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Senator launches opposition to Ajit Pai’s FCC re-confirmation

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/ Sen. Maria Cantwell (D-Wash.) speaks during a town hall at Evergreen High School on July 8, 2017 in Seattle, Washington.

The Democratic opposition to Ajit Pai’s re-confirmation was launched today by Sen. Maria Cantwell (D-Wash.), who accused the Federal Communications Commission chairman of abandoning the public interest. Cantwell criticized Pai’s in-progress attempt to eliminate net neutrality rules and said he has taken other actions that hurt Americans.

“Since taking over the FCC leadership in January, Chairman Pai has wasted no time in moving the agency away from its key mission to promote the use and deployment of communications in the public interest,” Cantwell said in a speech on the Senate floor today, according to a transcript provided by her office. “I’m not going to vote for someone who is going to slow down and clog the Internet,” she said later in the speech.

A Senate vote to give Pai another five-year term on the FCC is scheduled for Monday. Republicans hold the Senate majority and support Pai’s agenda of deregulating the broadband industry, so he is almost certain to be re-confirmed. President Donald Trump submitted the re-nomination in March.

But Cantwell is making sure it won’t happen without a public battle. She focused mostly on Pai’s proposal to overturn net neutrality rules and eliminate the FCC’s classification of Internet service providers as common carriers. Cantwell will not support Pai’s re-nomination as long as Pai believes that the FCC’s net neutrality rules should be changed. She said:

As the chairman of the Federal Communications Commission, he has demonstrated a disdain to these important public interest principles that he’s supposed to be upholding, and it shows a disregard for the innovators in America that are striving so much to build the economy of the future. The public interest mission of the FCC is encoded in the agency’s DNA. The law created the FCC and clearly states that the agency’s mission includes promoting equal access to communication networks for all people around the United States. This means the FCC has the responsibility to promote the expansion of communication networks and to ensure they have the incentive and ability to compete fairly with one another in providing broadband services, not letting a big telecom company or cable company run over small businesses or consumers and say to them, ‘unless you pay me more, I’m not going to give you essential services.’

We asked Pai’s office for a response to Cantwell’s speech today and will provide an update if we get one.

Pai would have to leave the commission at the end of this year if he isn’t re-confirmed. While unlikely, the FCC would be temporarily left with a 2-2 deadlock between Republicans and Democrats if that happened. Trump would be able to nominate a replacement, and the Senate would decide whether to confirm the nominee to fill the empty slot, so replacing Pai wouldn’t necessarily save the net neutrality rules.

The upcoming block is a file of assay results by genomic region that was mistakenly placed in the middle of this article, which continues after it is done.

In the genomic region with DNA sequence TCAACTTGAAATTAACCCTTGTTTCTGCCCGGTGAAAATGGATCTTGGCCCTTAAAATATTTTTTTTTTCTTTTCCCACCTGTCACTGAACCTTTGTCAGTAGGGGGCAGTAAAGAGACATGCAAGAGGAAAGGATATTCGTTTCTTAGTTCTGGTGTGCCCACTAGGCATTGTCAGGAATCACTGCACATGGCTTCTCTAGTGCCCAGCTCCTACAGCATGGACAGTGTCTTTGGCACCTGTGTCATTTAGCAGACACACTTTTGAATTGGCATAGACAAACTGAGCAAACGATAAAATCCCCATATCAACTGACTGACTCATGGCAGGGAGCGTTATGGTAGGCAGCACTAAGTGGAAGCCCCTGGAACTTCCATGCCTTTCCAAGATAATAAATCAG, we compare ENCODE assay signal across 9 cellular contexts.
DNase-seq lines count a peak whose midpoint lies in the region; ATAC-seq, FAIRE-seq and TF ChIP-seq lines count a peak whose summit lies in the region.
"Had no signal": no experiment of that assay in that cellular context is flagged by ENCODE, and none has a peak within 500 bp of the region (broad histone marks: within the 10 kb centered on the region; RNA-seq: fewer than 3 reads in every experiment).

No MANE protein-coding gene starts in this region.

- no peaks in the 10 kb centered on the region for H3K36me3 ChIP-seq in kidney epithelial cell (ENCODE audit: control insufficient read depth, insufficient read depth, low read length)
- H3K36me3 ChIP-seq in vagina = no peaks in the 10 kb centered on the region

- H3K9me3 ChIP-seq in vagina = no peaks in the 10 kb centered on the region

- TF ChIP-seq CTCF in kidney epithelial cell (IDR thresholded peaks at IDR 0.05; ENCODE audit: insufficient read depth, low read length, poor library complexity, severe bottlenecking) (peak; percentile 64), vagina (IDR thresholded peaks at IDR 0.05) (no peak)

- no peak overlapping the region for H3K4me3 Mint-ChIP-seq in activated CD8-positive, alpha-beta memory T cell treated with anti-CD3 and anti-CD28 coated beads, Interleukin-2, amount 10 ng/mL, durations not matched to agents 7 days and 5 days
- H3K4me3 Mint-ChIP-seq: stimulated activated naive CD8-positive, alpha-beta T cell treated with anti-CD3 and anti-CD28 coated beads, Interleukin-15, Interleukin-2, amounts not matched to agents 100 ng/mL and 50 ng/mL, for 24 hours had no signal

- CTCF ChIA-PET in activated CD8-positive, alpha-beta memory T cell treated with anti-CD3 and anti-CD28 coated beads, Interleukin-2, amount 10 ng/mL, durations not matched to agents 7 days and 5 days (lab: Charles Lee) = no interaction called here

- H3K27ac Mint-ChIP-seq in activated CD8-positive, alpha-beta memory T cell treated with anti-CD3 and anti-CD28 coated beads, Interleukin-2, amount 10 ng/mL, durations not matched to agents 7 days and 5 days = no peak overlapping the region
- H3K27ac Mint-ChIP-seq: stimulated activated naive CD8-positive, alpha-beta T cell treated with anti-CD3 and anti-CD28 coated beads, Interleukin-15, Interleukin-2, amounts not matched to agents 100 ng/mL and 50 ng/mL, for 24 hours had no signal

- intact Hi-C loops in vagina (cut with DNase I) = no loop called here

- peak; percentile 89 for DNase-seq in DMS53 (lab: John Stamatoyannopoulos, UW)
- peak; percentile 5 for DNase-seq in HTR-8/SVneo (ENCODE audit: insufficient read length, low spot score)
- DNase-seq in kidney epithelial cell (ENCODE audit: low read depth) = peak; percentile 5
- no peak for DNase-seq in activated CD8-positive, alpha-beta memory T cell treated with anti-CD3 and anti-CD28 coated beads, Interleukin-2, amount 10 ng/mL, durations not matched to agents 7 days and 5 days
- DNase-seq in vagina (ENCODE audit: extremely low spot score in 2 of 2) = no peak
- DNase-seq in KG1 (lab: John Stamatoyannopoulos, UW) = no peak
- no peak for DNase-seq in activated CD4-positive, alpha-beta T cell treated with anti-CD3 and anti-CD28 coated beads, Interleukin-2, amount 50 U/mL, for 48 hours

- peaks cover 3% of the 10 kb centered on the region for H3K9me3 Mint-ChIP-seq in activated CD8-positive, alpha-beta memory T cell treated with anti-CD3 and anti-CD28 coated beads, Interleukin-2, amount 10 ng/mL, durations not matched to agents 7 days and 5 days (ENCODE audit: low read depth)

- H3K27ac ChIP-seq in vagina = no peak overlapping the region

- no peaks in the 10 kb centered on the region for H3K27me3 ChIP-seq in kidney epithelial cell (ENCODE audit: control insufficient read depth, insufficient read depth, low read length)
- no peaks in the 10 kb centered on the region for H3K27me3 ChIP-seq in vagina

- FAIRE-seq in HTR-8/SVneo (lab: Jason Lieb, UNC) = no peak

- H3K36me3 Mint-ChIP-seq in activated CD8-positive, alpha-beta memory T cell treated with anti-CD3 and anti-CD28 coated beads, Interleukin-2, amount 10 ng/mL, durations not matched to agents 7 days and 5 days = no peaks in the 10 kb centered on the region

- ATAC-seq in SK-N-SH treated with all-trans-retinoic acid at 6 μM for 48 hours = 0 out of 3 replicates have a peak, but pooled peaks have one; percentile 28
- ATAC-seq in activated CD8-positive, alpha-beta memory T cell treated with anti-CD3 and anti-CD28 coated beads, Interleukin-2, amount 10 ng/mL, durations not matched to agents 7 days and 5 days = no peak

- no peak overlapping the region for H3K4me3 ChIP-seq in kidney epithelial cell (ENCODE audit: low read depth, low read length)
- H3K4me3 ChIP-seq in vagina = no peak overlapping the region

Don’t erect toll lanes, Cantwell says

Net neutrality rules prohibit fixed and mobile Internet providers from blocking or throttling lawful online content, and they ban paid prioritization deals in which websites would pay ISPs for better access to Internet users. Pai’s proposal could eliminate all of those rules and various other consumer protections enabled by the common carrier classification.

“Chairman Pai wants to make it possible for those big telecom and cable companies to erect toll lanes that would further burden the nature of the Internet and the innovation this economy supports,” Cantwell said.

Net neutrality rules that allow businesses to thrive on the Internet are crucial for the economy and “millions of jobs,” Cantwell said. The rules protect businesses from having to pay extra fees to reach consumers over the Internet without having to go through a “slow lane,” she said. Allowing paid fast lanes would create “barriers that are wedges between businesses and their consumers, between doctors and their patients, between industry solution providers and the customers they are trying to serve,” she said.

Cantwell asked fellow senators to imagine what would have happened to the telephone industry decades ago “if you couldn’t get access because someone had decided, ‘I’m going to let the highest bidder rule the roost.'”

Besides taking aim at net neutrality rules, Pai has “been involved in dismantling the rules that preserve the diversity of content in media ownership, potentially negatively impacting forever the number and variety of voices in the media market,” Cantwell said. This is apparently a reference to the FCC decision to roll back broadcast TV station ownership limits, which could let the right-wing Sinclair Broadcast Group purchase Tribune Media Company and reach 72 percent of TV-owning households in the US.

Net neutrality advocacy group Free Press gathered more than 10,000 signatures on a petition to “fire FCC Chairman Ajit Pai.” In addition to Cantwell, Sen. Ed Markey (D-Mass.) has said he will use Pai’s re-confirmation as an opportunity to debate the chair’s opposition to net neutrality and consumer broadband privacy rules.

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